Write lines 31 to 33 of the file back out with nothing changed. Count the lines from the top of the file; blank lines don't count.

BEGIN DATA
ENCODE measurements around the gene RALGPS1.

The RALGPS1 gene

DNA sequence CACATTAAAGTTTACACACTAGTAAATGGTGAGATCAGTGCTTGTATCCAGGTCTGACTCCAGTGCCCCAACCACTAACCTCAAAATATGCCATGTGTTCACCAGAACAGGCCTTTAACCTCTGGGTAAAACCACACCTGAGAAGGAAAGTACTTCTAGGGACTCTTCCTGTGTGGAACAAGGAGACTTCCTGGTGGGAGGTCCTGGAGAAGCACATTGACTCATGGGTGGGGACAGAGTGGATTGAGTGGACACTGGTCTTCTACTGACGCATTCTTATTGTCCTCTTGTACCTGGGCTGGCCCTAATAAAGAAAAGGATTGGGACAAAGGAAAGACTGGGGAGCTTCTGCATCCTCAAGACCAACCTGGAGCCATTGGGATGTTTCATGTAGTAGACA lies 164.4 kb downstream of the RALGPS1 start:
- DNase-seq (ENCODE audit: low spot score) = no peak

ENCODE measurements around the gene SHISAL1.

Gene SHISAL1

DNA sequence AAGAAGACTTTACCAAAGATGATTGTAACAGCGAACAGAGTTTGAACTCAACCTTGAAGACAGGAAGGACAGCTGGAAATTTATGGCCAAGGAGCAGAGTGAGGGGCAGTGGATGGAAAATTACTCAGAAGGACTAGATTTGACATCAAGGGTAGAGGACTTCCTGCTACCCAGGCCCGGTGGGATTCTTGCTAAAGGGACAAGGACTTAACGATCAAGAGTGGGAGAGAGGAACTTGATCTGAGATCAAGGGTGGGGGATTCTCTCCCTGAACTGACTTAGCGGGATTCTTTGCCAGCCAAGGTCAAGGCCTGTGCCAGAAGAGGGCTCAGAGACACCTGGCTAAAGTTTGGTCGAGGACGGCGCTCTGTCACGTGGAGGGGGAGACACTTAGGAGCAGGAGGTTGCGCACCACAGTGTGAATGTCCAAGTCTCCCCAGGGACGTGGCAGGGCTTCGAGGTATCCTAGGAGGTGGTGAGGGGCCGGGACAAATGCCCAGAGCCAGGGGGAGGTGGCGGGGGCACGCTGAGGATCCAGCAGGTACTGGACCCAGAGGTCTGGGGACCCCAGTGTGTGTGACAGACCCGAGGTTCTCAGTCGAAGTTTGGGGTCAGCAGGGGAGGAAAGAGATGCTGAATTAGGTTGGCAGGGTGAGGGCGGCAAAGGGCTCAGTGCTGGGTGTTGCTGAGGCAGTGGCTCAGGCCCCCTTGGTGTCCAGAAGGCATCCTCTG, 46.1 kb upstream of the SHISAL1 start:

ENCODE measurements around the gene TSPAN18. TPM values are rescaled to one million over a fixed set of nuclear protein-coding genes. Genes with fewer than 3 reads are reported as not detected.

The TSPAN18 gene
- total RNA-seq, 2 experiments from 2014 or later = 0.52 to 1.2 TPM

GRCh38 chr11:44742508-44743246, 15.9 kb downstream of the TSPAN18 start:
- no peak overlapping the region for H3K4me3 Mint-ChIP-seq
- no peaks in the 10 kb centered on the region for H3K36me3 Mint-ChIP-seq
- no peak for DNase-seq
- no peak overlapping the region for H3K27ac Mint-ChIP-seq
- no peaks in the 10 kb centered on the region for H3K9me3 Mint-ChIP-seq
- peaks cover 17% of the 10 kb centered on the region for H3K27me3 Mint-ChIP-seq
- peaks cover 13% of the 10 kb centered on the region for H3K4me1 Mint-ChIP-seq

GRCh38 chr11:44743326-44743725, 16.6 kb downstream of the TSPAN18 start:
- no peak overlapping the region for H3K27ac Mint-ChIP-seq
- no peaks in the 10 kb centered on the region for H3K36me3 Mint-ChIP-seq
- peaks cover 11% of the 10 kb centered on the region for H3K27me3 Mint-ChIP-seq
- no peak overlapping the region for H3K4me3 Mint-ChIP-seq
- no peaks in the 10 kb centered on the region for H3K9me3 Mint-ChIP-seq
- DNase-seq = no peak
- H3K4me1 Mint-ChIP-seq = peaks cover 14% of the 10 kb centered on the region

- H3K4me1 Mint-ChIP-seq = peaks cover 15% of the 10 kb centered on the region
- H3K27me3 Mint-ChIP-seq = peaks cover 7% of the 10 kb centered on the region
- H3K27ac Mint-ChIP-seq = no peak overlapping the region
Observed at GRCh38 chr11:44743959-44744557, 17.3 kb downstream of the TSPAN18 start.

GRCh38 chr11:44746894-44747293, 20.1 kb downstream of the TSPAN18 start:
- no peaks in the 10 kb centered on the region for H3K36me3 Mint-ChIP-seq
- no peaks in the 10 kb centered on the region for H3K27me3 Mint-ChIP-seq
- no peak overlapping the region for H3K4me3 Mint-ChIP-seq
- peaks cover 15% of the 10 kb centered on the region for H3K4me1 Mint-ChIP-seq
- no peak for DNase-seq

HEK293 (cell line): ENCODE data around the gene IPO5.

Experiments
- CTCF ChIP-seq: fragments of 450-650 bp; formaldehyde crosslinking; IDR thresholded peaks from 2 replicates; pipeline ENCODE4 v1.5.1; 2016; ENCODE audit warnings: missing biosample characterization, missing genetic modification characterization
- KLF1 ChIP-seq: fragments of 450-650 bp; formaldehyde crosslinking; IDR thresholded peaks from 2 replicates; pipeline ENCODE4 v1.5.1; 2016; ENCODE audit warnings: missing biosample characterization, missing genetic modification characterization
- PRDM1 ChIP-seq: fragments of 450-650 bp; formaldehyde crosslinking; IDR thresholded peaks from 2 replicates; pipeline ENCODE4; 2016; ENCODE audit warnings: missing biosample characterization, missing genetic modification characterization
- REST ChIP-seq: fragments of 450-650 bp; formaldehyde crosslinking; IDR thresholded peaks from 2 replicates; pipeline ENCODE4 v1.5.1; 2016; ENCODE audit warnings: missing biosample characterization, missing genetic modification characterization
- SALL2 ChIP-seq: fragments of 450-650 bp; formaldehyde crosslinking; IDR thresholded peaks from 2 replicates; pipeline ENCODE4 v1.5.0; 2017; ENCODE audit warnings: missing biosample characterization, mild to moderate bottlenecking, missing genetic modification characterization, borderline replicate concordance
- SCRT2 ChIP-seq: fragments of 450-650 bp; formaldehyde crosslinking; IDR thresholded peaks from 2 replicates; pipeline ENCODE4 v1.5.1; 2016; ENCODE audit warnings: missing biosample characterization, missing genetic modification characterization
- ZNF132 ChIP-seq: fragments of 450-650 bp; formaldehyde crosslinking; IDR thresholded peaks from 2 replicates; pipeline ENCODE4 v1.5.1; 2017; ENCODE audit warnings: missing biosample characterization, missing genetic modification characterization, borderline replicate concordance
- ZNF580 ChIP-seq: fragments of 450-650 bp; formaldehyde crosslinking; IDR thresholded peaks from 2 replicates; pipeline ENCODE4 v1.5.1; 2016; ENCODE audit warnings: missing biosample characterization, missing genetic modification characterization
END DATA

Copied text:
GRCh38 chr11:44746894-44747293, 20.1 kb downstream of the TSPAN18 start:
- no peaks in the 10 kb centered on the region for H3K36me3 Mint-ChIP-seq
- no peaks in the 10 kb centered on the region for H3K27me3 Mint-ChIP-seq